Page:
SOCIAL SCIENCES

Food Cultures of Israel: Recipes, Customs, and Issues

Greenwood. (Global Kitchen). Nov. 2020. 227p. ISBN 9781440866852. $63. REF
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Ashkenazi (The World Cookbook) explores factors affecting the cuisine of Israel, including geography, climate, technology, immigration, and cultures both Jewish and non-Jewish. He defines Israeli food as Middle Eastern fare eaten in Israel that has been “heavily influenced by and blended with non–Middle Eastern, largely European food practices, as well as by religious influences.” Ashkenazi’s definition of Israel includes “all Israelis: Jewish and Arab citizens of Israel”; the food culture of Palestine is not included in the scope of this book. Tracing food history using archaeological evidence and religious sources (e.g., the Bible and the Qur’an), the author spends considerable time discussing food rituals; the history of rules about food, and their historical and contemporary observance; and the impact of collective living on food culture. Chapters discuss important dishes, ingredients, meal structure and organization, dietary issues, and more; recipes appear as sidebars. An extensive bibliography (1971–2016) includes English and Hebrew sources, and a detailed index facilitates easy use.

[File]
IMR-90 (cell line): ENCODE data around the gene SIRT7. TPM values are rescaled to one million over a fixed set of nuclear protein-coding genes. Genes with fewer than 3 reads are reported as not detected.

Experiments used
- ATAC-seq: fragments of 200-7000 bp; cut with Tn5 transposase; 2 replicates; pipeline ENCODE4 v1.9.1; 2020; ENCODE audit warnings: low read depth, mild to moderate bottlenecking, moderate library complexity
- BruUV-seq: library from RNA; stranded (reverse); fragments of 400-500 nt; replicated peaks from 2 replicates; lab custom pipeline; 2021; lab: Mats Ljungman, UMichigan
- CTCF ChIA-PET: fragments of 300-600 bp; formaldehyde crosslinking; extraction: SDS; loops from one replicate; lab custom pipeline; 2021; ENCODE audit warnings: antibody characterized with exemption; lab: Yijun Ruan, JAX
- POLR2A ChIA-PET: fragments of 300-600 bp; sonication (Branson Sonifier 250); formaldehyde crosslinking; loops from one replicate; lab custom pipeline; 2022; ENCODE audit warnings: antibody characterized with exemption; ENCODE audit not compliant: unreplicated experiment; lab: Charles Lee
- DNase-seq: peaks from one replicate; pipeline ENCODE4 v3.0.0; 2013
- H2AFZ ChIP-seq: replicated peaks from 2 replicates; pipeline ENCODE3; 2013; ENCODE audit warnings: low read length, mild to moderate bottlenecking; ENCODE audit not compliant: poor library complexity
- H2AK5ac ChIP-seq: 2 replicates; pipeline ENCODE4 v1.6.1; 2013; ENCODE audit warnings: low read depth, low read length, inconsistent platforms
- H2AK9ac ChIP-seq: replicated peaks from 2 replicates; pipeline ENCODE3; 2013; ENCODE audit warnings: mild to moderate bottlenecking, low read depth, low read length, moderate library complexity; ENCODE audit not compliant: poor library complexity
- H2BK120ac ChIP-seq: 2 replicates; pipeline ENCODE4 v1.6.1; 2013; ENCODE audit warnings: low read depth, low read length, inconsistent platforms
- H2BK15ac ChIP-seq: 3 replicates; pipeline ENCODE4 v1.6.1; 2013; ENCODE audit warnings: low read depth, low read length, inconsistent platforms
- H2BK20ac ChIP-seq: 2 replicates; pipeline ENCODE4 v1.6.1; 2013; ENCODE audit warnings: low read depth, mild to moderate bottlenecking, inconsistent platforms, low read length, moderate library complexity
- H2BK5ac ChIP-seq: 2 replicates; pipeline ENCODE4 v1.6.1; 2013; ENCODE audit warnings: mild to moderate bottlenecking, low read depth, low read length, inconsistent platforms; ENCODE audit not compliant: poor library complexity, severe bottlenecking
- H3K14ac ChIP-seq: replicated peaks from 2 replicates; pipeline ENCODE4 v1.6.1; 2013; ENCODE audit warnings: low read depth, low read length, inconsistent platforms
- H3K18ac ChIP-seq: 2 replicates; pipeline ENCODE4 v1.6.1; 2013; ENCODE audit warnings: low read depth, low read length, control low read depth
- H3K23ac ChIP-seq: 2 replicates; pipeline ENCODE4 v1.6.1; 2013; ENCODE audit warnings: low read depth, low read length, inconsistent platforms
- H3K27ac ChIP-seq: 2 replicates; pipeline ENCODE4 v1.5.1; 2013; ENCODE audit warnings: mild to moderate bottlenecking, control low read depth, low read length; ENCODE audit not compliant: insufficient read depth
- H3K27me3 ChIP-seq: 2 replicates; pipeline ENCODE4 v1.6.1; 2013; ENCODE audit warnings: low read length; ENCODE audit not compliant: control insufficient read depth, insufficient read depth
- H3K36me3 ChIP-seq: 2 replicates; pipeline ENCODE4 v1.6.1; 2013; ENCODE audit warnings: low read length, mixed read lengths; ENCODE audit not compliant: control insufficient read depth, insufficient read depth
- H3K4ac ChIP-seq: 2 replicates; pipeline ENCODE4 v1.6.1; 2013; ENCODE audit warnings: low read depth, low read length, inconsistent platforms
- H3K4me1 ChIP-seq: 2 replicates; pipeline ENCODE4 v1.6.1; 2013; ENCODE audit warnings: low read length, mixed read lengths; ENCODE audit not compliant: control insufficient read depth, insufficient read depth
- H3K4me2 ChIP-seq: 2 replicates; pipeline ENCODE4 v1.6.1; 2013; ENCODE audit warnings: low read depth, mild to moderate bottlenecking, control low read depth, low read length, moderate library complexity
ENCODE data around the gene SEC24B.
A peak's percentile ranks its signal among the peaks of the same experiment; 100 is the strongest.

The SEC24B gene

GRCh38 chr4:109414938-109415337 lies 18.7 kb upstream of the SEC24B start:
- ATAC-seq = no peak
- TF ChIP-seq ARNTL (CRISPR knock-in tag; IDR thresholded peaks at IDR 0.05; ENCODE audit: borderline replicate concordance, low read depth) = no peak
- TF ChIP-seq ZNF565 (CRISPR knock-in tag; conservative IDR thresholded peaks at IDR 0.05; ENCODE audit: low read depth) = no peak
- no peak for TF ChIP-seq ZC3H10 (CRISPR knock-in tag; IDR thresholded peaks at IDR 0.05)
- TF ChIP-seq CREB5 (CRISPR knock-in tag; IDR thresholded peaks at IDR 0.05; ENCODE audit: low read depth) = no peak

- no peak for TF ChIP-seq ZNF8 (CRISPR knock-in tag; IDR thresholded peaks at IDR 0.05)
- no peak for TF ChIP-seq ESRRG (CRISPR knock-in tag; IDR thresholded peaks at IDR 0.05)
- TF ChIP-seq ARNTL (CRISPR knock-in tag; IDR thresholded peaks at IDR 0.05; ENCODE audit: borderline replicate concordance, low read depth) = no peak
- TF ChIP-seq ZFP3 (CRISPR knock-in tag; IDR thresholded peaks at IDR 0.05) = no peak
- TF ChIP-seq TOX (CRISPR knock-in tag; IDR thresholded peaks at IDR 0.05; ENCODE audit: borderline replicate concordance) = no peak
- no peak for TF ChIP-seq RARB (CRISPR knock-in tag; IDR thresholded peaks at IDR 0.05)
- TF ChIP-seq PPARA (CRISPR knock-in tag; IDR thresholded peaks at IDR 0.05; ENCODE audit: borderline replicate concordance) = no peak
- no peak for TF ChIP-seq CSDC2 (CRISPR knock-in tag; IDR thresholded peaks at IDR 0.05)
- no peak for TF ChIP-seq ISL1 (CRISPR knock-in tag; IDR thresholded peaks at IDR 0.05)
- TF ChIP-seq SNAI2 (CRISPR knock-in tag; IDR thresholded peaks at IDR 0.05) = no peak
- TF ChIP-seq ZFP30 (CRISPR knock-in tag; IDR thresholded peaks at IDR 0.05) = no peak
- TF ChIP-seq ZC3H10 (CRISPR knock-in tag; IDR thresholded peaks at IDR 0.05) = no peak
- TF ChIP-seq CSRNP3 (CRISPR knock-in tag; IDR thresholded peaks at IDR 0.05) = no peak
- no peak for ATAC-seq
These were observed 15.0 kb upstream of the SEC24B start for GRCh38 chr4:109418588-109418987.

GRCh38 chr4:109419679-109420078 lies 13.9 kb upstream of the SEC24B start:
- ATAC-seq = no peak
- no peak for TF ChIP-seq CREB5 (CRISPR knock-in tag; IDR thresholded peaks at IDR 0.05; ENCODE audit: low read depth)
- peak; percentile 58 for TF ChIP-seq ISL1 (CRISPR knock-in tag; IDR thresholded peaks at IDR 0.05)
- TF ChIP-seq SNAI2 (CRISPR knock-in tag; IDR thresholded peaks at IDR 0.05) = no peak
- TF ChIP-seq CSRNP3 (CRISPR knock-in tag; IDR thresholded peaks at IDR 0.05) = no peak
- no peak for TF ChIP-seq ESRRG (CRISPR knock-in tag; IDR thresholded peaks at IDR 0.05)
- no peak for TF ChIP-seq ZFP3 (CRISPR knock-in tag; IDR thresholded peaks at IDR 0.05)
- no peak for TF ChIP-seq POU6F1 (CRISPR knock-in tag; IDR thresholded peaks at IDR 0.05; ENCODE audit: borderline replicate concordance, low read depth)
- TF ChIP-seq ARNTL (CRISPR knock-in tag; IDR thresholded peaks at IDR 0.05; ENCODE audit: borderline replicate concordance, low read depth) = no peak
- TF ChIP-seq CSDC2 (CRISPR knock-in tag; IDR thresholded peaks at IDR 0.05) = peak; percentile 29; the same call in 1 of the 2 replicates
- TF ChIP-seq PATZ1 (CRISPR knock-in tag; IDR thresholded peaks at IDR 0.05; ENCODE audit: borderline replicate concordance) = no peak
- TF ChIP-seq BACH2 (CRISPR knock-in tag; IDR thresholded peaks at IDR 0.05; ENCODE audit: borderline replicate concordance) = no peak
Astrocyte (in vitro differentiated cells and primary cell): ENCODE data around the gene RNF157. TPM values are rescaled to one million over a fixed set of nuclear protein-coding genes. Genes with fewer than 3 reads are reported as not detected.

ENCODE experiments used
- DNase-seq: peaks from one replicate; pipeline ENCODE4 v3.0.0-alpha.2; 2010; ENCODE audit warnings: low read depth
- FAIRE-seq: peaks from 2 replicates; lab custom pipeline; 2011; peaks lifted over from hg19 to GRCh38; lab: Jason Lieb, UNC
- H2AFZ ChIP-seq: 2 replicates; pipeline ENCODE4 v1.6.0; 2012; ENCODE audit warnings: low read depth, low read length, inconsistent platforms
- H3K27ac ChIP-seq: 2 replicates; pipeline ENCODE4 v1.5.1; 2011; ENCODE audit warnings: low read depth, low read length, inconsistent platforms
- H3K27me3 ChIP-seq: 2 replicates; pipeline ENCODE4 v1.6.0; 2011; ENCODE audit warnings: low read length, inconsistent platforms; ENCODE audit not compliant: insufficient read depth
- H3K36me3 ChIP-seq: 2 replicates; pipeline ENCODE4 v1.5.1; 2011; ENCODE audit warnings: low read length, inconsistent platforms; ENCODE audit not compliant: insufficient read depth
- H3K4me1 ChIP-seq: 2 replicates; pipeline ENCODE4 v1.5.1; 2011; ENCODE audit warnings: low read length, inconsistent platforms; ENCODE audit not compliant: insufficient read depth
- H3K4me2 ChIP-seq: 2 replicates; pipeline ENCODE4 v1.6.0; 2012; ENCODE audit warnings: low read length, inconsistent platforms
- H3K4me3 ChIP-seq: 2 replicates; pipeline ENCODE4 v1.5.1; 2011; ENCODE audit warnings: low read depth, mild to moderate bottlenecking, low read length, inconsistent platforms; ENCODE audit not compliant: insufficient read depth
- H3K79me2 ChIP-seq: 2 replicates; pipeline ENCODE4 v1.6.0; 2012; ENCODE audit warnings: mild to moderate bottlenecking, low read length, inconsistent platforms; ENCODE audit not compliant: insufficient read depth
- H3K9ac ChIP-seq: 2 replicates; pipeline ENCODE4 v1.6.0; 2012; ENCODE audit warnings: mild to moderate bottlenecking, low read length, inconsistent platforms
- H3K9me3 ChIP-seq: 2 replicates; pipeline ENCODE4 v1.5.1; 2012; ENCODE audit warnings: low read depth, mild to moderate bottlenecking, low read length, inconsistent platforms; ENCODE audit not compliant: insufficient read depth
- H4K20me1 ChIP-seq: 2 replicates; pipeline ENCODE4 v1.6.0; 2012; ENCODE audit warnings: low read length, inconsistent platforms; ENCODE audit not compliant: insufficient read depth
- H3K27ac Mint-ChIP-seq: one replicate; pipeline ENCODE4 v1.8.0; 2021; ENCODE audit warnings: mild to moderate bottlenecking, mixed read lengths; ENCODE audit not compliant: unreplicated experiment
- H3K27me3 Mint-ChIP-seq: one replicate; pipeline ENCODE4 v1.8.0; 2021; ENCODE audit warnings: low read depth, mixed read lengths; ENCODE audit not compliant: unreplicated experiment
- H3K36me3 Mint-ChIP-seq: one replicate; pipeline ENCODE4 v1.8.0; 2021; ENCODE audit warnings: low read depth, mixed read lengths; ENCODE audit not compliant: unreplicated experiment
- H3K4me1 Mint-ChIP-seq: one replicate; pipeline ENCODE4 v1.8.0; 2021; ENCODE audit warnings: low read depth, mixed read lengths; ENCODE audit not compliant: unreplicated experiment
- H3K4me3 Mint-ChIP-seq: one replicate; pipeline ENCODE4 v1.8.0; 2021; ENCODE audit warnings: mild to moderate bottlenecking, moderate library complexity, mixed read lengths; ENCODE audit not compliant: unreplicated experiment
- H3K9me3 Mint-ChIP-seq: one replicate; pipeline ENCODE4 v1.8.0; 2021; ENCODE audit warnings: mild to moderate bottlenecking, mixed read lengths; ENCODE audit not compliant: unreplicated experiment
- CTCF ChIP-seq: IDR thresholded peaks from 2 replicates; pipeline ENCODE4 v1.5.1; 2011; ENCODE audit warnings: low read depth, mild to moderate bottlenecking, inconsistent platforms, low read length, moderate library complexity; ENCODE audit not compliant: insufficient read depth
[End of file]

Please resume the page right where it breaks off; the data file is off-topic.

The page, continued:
VERDICT Fascinating and of interest to kitchen hobbyists and students of anthropology, nutrition, food sciences, or religion/divinity/ministry. Consider placing this book in the circulating nonfiction section for maximum usage.
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